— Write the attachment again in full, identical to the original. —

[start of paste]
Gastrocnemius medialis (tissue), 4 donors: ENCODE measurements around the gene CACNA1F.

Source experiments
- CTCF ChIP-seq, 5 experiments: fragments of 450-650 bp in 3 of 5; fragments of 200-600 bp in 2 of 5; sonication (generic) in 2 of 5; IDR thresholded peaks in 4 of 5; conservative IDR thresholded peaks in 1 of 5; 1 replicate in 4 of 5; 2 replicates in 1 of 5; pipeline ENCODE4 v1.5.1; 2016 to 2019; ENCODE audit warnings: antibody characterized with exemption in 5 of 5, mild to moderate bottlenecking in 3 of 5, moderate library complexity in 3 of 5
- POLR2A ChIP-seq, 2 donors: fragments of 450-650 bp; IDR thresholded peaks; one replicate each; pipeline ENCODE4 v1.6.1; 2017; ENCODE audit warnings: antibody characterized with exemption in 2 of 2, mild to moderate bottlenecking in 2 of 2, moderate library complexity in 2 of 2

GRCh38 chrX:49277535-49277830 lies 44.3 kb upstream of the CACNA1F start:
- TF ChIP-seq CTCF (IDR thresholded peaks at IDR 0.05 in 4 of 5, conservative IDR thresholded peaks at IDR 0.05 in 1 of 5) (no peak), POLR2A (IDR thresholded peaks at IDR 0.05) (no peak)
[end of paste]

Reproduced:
Gastrocnemius medialis (tissue), 4 donors: ENCODE measurements around the gene CACNA1F.

Source experiments
- CTCF ChIP-seq, 5 experiments: fragments of 450-650 bp in 3 of 5; fragments of 200-600 bp in 2 of 5; sonication (generic) in 2 of 5; IDR thresholded peaks in 4 of 5; conservative IDR thresholded peaks in 1 of 5; 1 replicate in 4 of 5; 2 replicates in 1 of 5; pipeline ENCODE4 v1.5.1; 2016 to 2019; ENCODE audit warnings: antibody characterized with exemption in 5 of 5, mild to moderate bottlenecking in 3 of 5, moderate library complexity in 3 of 5
- POLR2A ChIP-seq, 2 donors: fragments of 450-650 bp; IDR thresholded peaks; one replicate each; pipeline ENCODE4 v1.6.1; 2017; ENCODE audit warnings: antibody characterized with exemption in 2 of 2, mild to moderate bottlenecking in 2 of 2, moderate library complexity in 2 of 2

GRCh38 chrX:49277535-49277830 lies 44.3 kb upstream of the CACNA1F start:
- TF ChIP-seq CTCF (IDR thresholded peaks at IDR 0.05 in 4 of 5, conservative IDR thresholded peaks at IDR 0.05 in 1 of 5) (no peak), POLR2A (IDR thresholded peaks at IDR 0.05) (no peak)